Catherine Elkin Rosen, born on October 31, 1927, departed this earth on January 18, 2021. Born and raised in Chicago, Illinois, Cathy was the daughter of Catherine and William Elkin, as well as the big sister to William, James and Elizabeth Shannon Elkin.
Cathy proved early on to be a very capable student. After graduating from Parker HS, she went on to attend Chicago State College graduating with a degree in Math Education in 1949. Next, Cathy received a Master’s Degree in Psychology from the University of Michigan in 1951.
It was in Ann Arbor, Michigan that Cathy met and married in 1950, her husband of 57 years, Dr. Sidney Rosen. Sid was a fellow student in the University of Michigan’s psychology department who was working on his PhD. From that marriage, four children came, Mark, Dan, Steve and Amy. And from those four children, and their spouses Janis (Mark), Lisa (Dan) and Lisa (Steve), Cathy was the proud grandmother of Dr. Lindsey Moore, Adam Rosen, Dr. Philip Rosen, Dr. Jennifer Rosen, Andrew Rosen and Hannah Rosen. Each and every one of her grandchildren became highly successful in all measures in large part due to Cathy’s support of their educational pursuits. Cathy was also blessed with three great grandsons, Bradley and Max Moore, as well as Zane Rosen. She was so very fond of the several dogs that passed through her life.
Cathy and Sid, along with their two first born, Mark and Dan, moved from Ann Arbor to Brookfield, Wisconsin in 1957, so that Sid could take a position as a professor of psychology at Marquette, University in Milwaukee. Following the move to Milwaukee, Steve and Amy came along. And if raising four young children, each born eighteen months apart, wasn’t challenging enough, Cathy began working on her PhD at the University of Wisconsin, Milwaukee. Cathy was an instructor at the school, teaching Introductory Psychology. Next, she worked as a clinical psychologist first for Milwaukee Public Schools, and later with the Easter Seal Child Development Center.
In the summer of 1968, Sid accepted a job at the University of Georgia in its Psychology Department. So Cathy packed up the house and those four kids, and the family relocated to Athens, Georgia. Besides learning how to assimilate her and the children into southern culture, she went to work as an assistant professor and research associate with the UGA Regional Institute of Social Welfare Research. Shortly after the move, Cathy was awarded her PhD in Psychology from UGA in 1971. With her new degree in hand, she became the Director of Research for the Northeast Georgia Community Mental Health Center. Following that, she was employed as Senior Psychologist specializing in gerontology at Central State Hospital in Milledgeville, Georgia.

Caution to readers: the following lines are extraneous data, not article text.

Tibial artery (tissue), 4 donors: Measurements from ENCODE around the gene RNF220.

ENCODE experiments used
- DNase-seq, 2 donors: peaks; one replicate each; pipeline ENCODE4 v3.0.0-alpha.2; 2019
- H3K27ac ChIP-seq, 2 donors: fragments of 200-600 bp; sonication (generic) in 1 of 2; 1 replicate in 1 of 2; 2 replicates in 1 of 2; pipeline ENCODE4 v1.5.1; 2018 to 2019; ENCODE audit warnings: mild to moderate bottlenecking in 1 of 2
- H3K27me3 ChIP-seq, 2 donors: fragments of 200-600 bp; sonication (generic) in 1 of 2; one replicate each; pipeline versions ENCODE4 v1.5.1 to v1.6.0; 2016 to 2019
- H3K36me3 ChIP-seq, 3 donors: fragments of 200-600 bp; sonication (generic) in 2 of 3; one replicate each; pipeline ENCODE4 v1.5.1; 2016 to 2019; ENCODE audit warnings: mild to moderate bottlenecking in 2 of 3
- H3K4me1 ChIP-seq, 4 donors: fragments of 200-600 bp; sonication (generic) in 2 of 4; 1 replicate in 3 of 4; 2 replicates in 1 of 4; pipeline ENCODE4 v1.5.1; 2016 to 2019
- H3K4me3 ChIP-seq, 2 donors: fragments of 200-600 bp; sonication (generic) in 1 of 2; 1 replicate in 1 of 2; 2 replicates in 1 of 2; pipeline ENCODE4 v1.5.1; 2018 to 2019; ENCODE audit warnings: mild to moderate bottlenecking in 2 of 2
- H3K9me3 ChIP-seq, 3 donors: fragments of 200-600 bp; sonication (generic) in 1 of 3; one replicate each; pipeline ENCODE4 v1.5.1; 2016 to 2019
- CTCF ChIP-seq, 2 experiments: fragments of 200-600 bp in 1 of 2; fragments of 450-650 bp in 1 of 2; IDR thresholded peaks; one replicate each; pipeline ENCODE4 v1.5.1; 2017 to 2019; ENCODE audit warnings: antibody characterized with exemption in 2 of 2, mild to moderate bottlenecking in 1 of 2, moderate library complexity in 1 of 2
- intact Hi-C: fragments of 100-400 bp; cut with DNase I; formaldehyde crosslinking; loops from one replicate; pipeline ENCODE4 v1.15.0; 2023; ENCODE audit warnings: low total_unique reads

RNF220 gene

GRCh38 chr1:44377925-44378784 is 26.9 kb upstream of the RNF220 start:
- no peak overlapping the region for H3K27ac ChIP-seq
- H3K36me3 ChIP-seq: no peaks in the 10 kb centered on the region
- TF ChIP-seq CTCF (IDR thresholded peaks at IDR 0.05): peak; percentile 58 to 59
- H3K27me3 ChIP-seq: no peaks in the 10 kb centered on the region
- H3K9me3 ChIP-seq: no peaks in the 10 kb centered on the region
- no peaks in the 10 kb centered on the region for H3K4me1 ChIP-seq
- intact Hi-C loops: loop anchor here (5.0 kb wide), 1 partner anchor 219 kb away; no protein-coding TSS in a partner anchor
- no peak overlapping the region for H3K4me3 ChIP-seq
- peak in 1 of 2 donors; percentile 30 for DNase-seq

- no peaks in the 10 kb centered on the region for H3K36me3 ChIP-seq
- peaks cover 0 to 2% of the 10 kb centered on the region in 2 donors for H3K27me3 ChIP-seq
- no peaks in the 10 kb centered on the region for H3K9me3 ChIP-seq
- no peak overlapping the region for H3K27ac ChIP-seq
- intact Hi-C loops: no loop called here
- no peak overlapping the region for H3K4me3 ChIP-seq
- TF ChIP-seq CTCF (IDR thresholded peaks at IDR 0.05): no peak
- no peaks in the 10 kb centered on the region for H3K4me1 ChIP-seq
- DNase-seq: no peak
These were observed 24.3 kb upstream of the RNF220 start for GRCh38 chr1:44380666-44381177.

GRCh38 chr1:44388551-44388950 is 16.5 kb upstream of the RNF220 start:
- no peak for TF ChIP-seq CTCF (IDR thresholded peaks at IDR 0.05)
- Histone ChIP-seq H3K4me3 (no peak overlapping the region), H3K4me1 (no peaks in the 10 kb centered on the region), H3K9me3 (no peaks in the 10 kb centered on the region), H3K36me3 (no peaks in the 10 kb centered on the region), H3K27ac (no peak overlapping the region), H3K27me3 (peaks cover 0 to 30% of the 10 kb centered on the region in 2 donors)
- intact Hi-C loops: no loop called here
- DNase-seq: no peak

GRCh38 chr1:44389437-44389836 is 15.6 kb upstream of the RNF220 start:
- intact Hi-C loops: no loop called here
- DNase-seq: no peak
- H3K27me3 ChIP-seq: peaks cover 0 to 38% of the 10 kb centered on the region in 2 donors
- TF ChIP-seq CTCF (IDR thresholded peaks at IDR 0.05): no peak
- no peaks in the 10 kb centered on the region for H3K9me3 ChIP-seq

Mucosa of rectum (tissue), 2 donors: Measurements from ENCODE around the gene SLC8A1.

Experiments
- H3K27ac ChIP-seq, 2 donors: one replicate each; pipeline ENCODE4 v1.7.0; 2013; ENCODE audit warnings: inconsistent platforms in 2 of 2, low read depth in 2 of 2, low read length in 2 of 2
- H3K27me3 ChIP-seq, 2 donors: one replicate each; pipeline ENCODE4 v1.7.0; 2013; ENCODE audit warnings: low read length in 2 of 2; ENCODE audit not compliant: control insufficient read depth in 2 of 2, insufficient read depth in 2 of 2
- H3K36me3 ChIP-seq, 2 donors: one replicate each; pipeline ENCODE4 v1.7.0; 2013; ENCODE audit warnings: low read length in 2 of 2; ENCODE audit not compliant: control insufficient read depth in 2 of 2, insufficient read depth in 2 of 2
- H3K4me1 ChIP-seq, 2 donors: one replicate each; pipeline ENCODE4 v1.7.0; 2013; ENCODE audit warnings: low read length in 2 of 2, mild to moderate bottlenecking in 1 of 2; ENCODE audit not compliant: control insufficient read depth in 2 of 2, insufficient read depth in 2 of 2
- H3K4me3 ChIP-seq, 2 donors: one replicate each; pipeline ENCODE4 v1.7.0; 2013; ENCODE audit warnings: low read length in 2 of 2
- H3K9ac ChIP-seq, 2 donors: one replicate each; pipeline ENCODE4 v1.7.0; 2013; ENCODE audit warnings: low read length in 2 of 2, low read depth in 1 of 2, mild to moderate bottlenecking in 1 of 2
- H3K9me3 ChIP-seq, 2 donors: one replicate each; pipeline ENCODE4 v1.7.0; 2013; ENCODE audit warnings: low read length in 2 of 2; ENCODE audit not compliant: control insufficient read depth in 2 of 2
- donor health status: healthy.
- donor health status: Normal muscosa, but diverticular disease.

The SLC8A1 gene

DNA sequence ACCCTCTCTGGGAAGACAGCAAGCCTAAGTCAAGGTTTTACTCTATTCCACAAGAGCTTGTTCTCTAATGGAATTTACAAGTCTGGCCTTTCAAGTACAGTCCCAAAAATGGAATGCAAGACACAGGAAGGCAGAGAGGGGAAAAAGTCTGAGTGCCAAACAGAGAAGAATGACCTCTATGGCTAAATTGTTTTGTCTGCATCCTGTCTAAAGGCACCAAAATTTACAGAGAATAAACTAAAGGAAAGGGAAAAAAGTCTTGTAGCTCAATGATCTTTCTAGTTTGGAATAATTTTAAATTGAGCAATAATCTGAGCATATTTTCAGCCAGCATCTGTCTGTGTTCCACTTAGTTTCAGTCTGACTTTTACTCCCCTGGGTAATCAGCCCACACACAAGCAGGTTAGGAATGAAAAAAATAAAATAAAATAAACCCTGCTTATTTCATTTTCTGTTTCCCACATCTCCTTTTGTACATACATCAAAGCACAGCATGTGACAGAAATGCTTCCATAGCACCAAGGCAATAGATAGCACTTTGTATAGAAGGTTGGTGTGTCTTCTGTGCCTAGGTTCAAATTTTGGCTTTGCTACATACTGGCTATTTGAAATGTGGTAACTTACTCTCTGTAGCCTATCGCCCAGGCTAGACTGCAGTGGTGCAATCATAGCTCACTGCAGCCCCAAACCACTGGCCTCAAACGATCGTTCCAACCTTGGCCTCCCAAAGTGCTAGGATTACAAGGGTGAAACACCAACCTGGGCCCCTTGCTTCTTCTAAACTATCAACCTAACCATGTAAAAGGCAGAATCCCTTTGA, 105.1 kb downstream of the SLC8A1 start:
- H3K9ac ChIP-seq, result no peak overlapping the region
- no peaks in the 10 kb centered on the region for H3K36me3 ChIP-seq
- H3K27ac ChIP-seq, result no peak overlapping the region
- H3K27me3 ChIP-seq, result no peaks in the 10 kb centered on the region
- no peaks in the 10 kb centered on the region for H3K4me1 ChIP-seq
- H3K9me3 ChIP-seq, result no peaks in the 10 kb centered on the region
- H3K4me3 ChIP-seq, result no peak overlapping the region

Throughout her career, Cathy was a prolific author, routinely publishing scholarly articles on various aspects of community mental issues and most especially, privacy rights. And it was in these areas of expertise that she was twice asked to serve as an expert witness to testify to both the U.S. Senate and Georgia legislature. Clearly, in this endeavor and most others, Cathy was a trend setter, ahead of her time.
Eventually, Cathy retired from Central State Hospital to enter a new phase of her life. Fascinated by Wall Street and the various securities markets, she became a voracious student of the investment world. Even into her 90’s, Cathy would religiously read the Wall Street Journal, Barron’s, Morningstar and various investment newsletters daily. Using her strong work ethic, discipline and attention to detail honed over the years, she became an adroit and active investor.
She and Sid travelled the world, visiting among other places, Turkey, Italy, Japan, China and many points in between. She also remained a voracious reader for pleasure during her life, most especially fiction. You could never go wrong buying her a book for her birthday unless she had just finished it the week before. And until the very end, she was a constant participant in family events, enjoying holidays, birthdays, graduations, weddings, bar mitzvahs, and family reunions alike. But like us all, she wasn’t perfect - her cooking was charitably described as “interesting”. In her defense, she claimed that working as an institutional psychologist robbed her of her sense of taste and smell.
In 2007, Sid and Cathy relocated from Athens, Georgia to Signal Mountain, Tennessee where they took residence at Alexian Village. After Sid’s passing later that year, Cathy kept “plugging along” life’s journey until her body gave out (but not her mind) after 93 years. She will be missed.
Given the exigencies of the times, there will be no funeral. It was her wish that there be no flowers, but rather that you donate instead to your local Public radio or television stations.
To send flowers to Catherine's family, please visit our floral store.